“The standards were a done deal from the very beginning,” Stotsky said.
She added that she and internationally known mathematics expert Dr. James Milgram, who also was invited to participate on the CCVC, were told to sign a “confidentiality agreement” that they would never discuss what occurred at their meetings.
“Because the standards were created by private groups, there are no public records of who hired Coleman, Jason Zimba -- who wrote the math standards - and Pimentel, and no contracts about their hiring that can be reviewed,” Stotsky explained. “No one can file under the Freedom of Information Act (FOIA) to review these documents because private groups own them.”
“And, of course, no one in the media asked how the Common Core standards came to be,” she said.
“So, what we have,” Stotsky concluded, “is a bizarre situation in which the standards were written by unqualified people. We have a set of invalid standards developed by an invalid committee.”
Gail Whitright, a retired Connecticut teacher who taught for 25 years, including in Hartford for 15 years, told Breitbart News that she believes parents no longer have any say in their children’s education with Common Core, and teachers have lost the ability to be innovative in their teaching.
“Common Core will cost each state about $300 million,” Whitright said. “It’s not constitutionally-based, and it’s time for parents to go one step beyond just looking at their kids’ homework. They need to find out what they’re teaching their kids in school.”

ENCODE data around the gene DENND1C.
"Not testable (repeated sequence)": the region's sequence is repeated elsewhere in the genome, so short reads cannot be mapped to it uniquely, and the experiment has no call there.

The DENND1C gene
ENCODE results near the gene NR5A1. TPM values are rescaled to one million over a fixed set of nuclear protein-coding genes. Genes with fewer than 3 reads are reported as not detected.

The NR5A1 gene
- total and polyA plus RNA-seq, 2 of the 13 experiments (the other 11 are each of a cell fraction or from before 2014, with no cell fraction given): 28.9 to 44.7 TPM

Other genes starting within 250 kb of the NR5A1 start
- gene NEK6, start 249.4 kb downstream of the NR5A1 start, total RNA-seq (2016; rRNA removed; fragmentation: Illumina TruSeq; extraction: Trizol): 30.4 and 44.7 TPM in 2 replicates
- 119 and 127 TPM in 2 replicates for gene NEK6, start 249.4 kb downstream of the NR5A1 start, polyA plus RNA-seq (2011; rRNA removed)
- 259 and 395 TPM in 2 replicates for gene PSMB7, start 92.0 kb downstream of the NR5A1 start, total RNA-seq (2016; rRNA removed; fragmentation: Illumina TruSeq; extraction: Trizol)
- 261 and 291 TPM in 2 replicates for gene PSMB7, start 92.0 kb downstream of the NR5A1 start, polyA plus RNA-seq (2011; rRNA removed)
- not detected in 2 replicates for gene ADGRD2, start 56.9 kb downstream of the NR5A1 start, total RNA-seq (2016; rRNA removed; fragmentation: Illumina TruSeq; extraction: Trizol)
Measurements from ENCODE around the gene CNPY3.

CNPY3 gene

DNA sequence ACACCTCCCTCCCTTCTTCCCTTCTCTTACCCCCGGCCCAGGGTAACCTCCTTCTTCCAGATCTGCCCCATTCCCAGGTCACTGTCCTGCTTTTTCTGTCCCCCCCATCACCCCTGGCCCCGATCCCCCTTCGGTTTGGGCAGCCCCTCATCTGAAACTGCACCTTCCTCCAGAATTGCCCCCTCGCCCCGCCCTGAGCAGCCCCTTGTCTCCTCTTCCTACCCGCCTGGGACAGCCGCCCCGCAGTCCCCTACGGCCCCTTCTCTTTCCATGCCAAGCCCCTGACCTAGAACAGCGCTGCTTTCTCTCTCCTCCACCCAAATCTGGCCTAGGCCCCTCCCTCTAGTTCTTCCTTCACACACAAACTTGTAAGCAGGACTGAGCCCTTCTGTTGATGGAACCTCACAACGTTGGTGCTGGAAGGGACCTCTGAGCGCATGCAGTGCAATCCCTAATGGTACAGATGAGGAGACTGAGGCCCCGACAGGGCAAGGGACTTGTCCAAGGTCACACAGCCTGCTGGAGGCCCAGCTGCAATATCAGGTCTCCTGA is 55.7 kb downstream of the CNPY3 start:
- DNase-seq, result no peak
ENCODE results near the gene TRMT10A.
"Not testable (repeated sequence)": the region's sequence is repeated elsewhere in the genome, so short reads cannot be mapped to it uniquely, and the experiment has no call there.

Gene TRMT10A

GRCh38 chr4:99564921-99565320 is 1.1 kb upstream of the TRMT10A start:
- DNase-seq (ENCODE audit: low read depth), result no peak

Carrol Sisson, a member of Connecticut Statewide Common Core Seminar, works regularly as a substitute teacher.
“I see what’s going on and I’m nauseous,” Sisson told Breitbart News. “The kids rule in the schools and there’s no discipline. The curriculum has been dumbed down with Common Core. This year, the class I often teach is doing Algebra I, but last year the same class was doing Algebra II. The standards are definitely not ‘rigorous,’ like they want you to believe.”
East Haddam parent Ami Moreau said the changes due to the Common Core are really hard on her children.
“My concern is the testing and the timing of the testing,” Moreau told Breitbart News. “There are also problems with the math standards that are not being addressed by the school board.”
Moreau added that her school district has had no curriculum or textbooks.
Rev. Will Marotti, Senior Pastor of New Life Church in Wallingford, Connecticut and guest host of local CBS (WTIC) talk show Sound Off Connecticut, has been discussing Common Core more often on the air because he believes more people need to be informed.
Marotti attended the Connecticut Common Core forum and told Breitbart News, “I think what Dr. Stotsky said is worth its weight in gold. The word is not getting out to enough people.”
“There needs to be an outcry from parents and teachers to Washington, D.C.,” he added. “We also need legislators who are bold enough to come out. It’s amazing. We have people who have already given us a less than adequate education system who are now giving us standards that are even less effective.”